Greetings, friends! Over the years, I’ve told you that my grandparents raised me. Two of Grandma’s nine siblings lived in the same town as us, and they and their spouses were much like my grandparents since my actual grandparents were technically my parents.
When Uncle Paul died in 1989, my uncle inherited his sea chest, a tangible memory of his years in the Coast Guard. Fast forward a few decades. Last year, my Sweet Cousin Kathy found Uncle Paul’s sea chest and knew I’d want it. I felt like a kid on Christmas morning when she dropped it off. (If you know me and how I love projects, you know what I mean.) Unfortunately, I couldn’t wait to dive in, so I started cleaning it before I remembered that I should’ve taken “before pictures” first. I grabbed the camera and decided I’d just document the progress as I went along.
As you can see, the trunk had been badly neglected for
years decades. I had to get a hammer to pry it open because one of the latches was bent and had caused part of the metal strap to bend inside of itself. This, in turn, broke off a big chunk of the side to break off where it closed. The whole thing had apparently been spray painted and you could see where some drips had dried. And the veneer of the lid had obviously broken away, then somebody attempted to “repair” it by using about 79 staples. (Don’t ever do that!)
I’d never restored a trunk before, so I turned to my good friends, YouTube and Google, for assistance. These both offered big help. I attempted to find a photo of an identical trunk on eBay, Etsy, and Google, but my search was unsuccessful. I’d hoped to restore it to its original glory, but since I was unable to determined what that was, I decided to stick with keeping it black.
When I finally got inside the trunk, the musty smell almost knocked me off my feet. Research told me that when something smells, it’s most often paper holding moisture. So, I removed the wallpaper liner and set a plate of DRY freshly ground coffee beans inside. I found this hack on an antique restoration website on Google, and by golly, it worked! It was much better than just baking soda, and I added this to my list of solutions to keep for the future. (You’re welcome.)
Next, I sanded and stained the inside with a light cherry stain to preserve the original look of the wood. I then added a satin-finish polyurethane to ensure no more moisture would seep in. (If it was not is such bad condition, I would’ve kept the wood stained but naked.)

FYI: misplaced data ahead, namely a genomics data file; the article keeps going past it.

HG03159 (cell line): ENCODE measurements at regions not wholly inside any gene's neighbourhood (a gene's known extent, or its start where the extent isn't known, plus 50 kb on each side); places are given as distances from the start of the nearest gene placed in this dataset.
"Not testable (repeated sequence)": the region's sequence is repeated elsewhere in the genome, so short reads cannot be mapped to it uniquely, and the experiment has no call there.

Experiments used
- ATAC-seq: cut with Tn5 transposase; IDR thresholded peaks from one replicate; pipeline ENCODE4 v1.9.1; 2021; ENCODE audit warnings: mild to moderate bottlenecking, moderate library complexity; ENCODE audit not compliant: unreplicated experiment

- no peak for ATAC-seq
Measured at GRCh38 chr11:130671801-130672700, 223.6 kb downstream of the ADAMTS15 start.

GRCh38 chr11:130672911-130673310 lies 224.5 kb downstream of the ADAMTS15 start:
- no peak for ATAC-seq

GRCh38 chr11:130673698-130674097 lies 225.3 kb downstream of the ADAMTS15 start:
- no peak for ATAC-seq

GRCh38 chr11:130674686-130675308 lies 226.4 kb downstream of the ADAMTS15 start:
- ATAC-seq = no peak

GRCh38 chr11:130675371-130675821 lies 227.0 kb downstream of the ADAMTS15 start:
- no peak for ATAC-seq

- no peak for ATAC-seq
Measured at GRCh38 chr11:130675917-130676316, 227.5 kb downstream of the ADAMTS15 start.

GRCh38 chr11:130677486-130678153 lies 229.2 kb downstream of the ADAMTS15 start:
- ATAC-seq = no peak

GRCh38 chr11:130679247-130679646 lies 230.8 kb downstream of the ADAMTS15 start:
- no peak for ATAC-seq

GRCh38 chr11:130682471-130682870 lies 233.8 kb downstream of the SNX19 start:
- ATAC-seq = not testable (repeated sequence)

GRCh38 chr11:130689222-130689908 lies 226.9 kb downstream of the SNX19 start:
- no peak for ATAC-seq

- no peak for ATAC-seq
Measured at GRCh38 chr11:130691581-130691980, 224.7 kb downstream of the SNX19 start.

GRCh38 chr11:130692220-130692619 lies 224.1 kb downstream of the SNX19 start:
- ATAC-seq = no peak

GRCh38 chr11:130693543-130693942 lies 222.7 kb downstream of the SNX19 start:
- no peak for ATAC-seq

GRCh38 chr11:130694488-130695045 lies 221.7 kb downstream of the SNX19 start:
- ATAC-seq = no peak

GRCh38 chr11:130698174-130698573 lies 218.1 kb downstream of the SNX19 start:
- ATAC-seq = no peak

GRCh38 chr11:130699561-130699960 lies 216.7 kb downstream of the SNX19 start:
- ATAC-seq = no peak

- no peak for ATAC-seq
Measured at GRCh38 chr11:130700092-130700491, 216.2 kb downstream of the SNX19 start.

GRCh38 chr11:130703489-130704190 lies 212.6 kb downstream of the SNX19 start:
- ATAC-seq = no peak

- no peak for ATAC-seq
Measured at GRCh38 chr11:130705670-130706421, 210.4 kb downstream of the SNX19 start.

Each of the 6 faces of the trunk had approximately 70 rivets that were badly rusted. I dremmeled them down to the original stainless-steel finish then polished them with my Dremmel’s buffing attachment.
The lid was the most challenging part of the project. Not only was the missing and stapled veneer a major problem, but it was warped so badly underneath that sanding would not take care of the problem. I conditioned the old wood then cut away the damaged veneer.
At first, I tired filling in the void with wood putty. This may have worked fine if it were a newer piece of wood, but this 70+ year old wood was really dried out, so it absorbed the moisture from the putty and warped badly! In fact, it looked like a mini roller coaster track as it was drying. The next day, as I pondered what to do, I moved the trunk, and the putty fell off! (That was easy!) I left it alone to dry for another day, and the wavy wood went flat again. (Phew!)
That’s when I discovered my new best friend, BONDO! It worked great on the top, and since I was painting it anyway and not staining it, this was no problem. In fact, YouTube showed me how to make a mold out of wax paper-covered furring strips, and I used Bondo to repair the side that had been damaged. (And since then, I’ve used it to repair a friend’s front door as well as her bathtub.)
Each corner surface had a leather strip that was riveted on. The leather was so hard, it felt like plastic. In fact, until I started researching trunks, I thought it was some sort of plastic-like material. The only reason I knew it wasn’t actually plastic was the age of it. At any rate, I conditioned the leather numerous times, and that actually softened it a lot. Also, the hardware was badly rusted, so I sanded off the rust, oiled the moving parts, then painted them with antique gold oil-based gilding paint.
The original leather handles were both broken off and dried out, and the metal tabs that held them on were badly dented. That unfortunately meant that I wouldn’t be able to retain the original hardware and handles. But another internet search led me to Brettuns Village, an amazing trunk restoration store, and I purchased similar pieces as well as the mini railroad spike type of nails that are actually used to hold them on. (Did you know trunks don’t actually use screws, not even in the hinges?)
Next, I came to the name plaque. It was made out of copper or brass that was dingy and had started to patina. I buffed it to its own natural shine then added a thin coat of polishing wax with the Dremmel, and voila! All that natural beauty was just screaming to get out.
Finally, I masked, primered, and painted the exterior wooden parts black, then I used a glossy polyurethane on the outside. I figured this poor thing had been neglected for so long, it deserved to be the center of attention for a while. I originally intended this to stay in my spare room, but I loved the way it looked so much when I was done, I kept it in the living room, and people often ask me where I bought it. I think I’ll check this project off as a success. What do you think?
Let’s talk: Do you like restoration projects? Have you ever used Bondo? Did you know that trunks don’t use screws? Did you know coffee was great for removing odors?